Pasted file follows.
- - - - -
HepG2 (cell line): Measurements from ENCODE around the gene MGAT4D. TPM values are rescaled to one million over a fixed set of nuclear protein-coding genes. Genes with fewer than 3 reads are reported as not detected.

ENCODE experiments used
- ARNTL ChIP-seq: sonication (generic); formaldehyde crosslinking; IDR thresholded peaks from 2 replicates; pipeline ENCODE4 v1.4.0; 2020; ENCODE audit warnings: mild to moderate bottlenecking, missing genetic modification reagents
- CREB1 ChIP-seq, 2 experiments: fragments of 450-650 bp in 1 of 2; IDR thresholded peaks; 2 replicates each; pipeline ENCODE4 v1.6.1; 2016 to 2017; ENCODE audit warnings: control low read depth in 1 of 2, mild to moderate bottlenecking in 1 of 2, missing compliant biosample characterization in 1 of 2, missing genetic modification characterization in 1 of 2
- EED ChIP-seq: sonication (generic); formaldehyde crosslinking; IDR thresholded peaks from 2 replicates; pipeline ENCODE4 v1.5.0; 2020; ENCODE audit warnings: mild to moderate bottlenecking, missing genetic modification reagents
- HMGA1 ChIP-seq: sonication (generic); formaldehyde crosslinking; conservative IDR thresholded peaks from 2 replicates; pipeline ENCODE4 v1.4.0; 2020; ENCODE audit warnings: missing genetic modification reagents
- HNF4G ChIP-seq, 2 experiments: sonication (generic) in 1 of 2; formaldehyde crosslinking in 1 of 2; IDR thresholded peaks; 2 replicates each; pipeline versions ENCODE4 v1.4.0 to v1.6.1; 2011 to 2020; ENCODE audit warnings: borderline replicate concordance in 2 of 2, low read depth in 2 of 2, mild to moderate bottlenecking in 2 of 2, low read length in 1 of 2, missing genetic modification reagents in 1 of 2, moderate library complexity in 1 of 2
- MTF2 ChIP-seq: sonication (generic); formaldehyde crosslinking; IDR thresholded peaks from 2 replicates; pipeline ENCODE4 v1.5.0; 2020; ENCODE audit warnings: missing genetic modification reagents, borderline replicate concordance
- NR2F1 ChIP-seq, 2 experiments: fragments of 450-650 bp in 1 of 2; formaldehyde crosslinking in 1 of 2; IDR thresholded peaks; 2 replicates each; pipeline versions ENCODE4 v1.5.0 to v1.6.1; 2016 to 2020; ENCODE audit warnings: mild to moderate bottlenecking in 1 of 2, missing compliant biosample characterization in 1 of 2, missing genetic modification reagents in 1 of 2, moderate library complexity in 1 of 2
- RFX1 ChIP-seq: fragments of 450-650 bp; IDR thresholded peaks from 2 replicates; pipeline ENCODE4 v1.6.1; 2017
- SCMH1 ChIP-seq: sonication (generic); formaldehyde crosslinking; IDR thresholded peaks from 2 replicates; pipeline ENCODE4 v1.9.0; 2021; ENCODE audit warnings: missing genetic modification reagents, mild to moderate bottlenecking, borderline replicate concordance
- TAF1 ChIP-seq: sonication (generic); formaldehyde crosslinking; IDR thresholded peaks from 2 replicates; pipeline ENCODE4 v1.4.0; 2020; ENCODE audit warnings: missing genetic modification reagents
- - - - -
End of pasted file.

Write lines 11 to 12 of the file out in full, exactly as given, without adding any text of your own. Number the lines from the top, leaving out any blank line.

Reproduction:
- SCMH1 ChIP-seq: sonication (generic); formaldehyde crosslinking; IDR thresholded peaks from 2 replicates; pipeline ENCODE4 v1.9.0; 2021; ENCODE audit warnings: missing genetic modification reagents, mild to moderate bottlenecking, borderline replicate concordance
- TAF1 ChIP-seq: sonication (generic); formaldehyde crosslinking; IDR thresholded peaks from 2 replicates; pipeline ENCODE4 v1.4.0; 2020; ENCODE audit warnings: missing genetic modification reagents